How to convince your boss that we all need play at work

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FrancisFrancis Cholle is an international business consultant, best-selling author, and engaging 
speaker. He helps companies rethink business in ways that conventional strategic management cannot. His clients include global powerhouses across a wide variety of  industries such as beauty, food, luxury, pharmaceuticals, communications, media, and information technology. His extensive studies and experiences in cognitive science, the performing arts, and eastern philosophies have profoundly influenced his consulting practice and approach to working with CEOs and senior executives. In his most recent book, The Intuitive Compass (Wiley-Joss, 2011) Mr. Cholle details his groundbreaking perspective on decision-making and describes how he has helped clients reach unparalleled levels of achievement in their industries.

In recent years, neuroscience research has revealed three key facts that may change forever the way we think about and approach creativity: 

-        Instinct plays a leading role in complex decision-making.

-        Eighty percent of our grey matter is dedicated to non-conscious thought.

-        Imaginative play is one of the most direct means of activating our creativity and problem-solving abilities.

These three discoveries open up unprecedented opportunities for progress, creativity, and efficiency, if we only embrace the instinctual and unconscious aspects of the mind and the randomness and chaos of life.

The uncomfortable part of this is that we are not used to relying on instinct and the unconscious, and we are certainly not used to accepting randomness or chaos.  We are used to seeing life and reality as linear and logical when they aren’t.  Success in modern times means making a leap from seeing the world as we think it operates to seeing how it really operates.  In reality, both life and the whole of the human mind operate in a way that is closer to chaos than to linear order.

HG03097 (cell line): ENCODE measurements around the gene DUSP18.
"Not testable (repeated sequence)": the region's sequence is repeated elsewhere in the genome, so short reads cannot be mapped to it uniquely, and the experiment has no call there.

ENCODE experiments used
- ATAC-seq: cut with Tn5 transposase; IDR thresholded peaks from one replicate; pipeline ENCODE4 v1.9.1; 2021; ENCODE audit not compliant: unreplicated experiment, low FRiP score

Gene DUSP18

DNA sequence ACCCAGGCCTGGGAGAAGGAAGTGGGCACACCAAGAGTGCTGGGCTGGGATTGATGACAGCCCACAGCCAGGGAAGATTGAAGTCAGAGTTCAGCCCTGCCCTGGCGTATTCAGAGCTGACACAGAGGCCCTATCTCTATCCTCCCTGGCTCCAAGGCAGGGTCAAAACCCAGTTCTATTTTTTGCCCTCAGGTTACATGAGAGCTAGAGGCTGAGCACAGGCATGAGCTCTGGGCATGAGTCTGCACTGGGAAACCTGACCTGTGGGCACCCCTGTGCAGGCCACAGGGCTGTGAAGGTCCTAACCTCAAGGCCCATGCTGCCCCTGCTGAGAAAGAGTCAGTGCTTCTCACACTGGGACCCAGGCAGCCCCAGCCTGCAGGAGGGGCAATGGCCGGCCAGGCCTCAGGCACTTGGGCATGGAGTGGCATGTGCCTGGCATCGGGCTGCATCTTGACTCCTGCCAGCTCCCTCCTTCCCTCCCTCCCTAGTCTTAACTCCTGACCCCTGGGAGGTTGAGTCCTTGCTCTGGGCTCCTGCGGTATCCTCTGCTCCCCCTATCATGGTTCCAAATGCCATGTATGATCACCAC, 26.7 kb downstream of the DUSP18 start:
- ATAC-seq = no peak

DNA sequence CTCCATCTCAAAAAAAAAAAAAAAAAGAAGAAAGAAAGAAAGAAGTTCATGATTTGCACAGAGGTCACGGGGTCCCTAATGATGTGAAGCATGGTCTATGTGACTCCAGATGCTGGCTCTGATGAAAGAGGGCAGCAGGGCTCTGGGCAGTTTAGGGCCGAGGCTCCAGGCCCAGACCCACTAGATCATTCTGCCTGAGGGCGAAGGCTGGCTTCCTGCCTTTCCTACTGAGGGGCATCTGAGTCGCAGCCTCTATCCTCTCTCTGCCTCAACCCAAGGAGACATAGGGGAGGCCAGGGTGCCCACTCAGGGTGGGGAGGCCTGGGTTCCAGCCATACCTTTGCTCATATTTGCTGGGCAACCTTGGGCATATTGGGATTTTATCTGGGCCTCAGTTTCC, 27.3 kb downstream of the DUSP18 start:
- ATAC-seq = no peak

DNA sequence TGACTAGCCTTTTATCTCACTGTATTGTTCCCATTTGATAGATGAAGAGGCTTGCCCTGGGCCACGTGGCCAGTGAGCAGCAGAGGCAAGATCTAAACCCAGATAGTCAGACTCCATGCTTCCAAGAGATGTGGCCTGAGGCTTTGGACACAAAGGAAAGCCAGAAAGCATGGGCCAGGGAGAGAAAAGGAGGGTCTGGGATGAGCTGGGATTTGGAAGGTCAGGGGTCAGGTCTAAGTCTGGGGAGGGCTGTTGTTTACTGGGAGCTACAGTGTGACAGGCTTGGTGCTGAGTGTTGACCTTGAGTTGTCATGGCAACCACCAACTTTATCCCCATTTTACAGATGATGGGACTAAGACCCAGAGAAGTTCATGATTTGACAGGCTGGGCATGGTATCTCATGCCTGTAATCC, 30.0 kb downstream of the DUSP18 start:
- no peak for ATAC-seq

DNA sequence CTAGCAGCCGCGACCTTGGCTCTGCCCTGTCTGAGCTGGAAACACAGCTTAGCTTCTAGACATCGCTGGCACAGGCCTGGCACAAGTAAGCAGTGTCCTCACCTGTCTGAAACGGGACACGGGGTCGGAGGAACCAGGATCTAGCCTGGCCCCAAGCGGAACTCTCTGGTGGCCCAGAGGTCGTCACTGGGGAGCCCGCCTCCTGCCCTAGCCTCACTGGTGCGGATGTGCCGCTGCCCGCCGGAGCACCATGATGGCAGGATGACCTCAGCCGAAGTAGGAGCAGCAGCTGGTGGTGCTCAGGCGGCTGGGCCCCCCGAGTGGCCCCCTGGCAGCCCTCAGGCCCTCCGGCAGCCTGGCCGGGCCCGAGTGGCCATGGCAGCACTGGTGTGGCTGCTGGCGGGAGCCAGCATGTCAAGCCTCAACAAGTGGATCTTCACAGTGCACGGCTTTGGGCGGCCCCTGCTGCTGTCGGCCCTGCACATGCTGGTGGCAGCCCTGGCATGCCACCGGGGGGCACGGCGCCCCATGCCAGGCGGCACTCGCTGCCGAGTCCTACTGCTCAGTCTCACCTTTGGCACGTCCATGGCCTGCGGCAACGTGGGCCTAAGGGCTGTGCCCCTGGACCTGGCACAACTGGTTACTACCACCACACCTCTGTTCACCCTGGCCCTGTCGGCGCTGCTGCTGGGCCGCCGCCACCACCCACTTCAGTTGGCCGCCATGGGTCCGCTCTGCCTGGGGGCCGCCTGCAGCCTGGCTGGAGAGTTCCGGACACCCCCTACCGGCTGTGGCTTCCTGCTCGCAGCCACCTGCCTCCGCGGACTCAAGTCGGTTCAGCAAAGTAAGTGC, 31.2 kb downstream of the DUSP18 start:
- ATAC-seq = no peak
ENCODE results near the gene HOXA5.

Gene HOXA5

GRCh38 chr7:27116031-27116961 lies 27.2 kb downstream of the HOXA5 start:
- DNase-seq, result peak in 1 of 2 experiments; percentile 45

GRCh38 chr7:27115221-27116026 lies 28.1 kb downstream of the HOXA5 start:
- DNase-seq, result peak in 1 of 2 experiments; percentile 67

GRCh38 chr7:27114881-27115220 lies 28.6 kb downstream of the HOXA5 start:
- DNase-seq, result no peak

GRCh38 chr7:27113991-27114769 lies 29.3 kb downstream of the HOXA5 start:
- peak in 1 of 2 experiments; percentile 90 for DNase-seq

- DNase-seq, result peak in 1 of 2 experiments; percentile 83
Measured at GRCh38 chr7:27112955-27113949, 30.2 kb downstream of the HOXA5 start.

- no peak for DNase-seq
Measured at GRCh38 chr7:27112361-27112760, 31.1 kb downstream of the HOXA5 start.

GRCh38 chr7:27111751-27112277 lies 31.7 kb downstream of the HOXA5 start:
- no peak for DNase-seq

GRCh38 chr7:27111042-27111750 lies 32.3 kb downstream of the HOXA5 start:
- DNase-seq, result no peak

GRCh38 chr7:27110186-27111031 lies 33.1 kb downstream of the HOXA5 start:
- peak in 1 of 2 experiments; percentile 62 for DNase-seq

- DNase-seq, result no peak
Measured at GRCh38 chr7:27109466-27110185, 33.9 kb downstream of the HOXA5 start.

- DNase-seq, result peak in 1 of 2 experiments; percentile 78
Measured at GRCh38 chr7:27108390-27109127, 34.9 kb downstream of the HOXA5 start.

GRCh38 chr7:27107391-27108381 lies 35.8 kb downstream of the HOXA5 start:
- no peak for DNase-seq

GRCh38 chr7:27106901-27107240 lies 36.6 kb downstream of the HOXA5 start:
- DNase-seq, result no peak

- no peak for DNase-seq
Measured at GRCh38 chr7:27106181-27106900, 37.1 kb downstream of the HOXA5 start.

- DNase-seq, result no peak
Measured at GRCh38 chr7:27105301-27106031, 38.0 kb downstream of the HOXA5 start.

Play is not only essential to our growth and development when we are children and a source of joy throughout our lives, but it is also a largely untapped channel for innovative ideas in the work place.

 Play is essential to the survival of organizations in a complex and fast-changing marketplace, as it is a key factor in creativity and agility.  I have used play to help people become more creative, deal with challenging emotions like self-consciousness or even fear, and regain energy, enthusiasm, and hope when their company was going through difficult times.  Play opens the doors to our deeper creative potential, helping us achieve change and implement innovative solutions.

 To understand how play works, it’s important to understand what it is.  It’s also important to understand what it isn’t.  Play isn’t some reprehensible at-risk behavior that threatens to make slackers of us all.  Western culture, unfortunately, often sees it that way.  Play is perceived to be, at best, a child’s pastime, or an indulgence for the very wealthy or in the worst case, the hallmark of a slacker.  Certainly play does not come across as something that serious people in serious businesses should be doing on a daily basis.  In fact, play isn’t even necessarily perceived to be beneficial for our children.  It is often thought to be more of an at-risk behavior that prevents children from doing more important things.

Dr. Stuart Brown, head of the National Institute for Play, who has extensively researched the functions and purposes of play, believes that one way to overcome negative attitudes toward play is to offer skeptics a view of play that is closer to their comfort zone: the science of play.  He says, “Our experiences indicate the executives require sufficient immersion in the science of play before they understand and value it.  The intellectual and scientific basis of play can provide the understanding—and permission—to deploy new play-based practices in their organizations. But, they must also value the new practices: without a positive play ethic, the climate for innovation is spoken of as important, but is not acted upon.”

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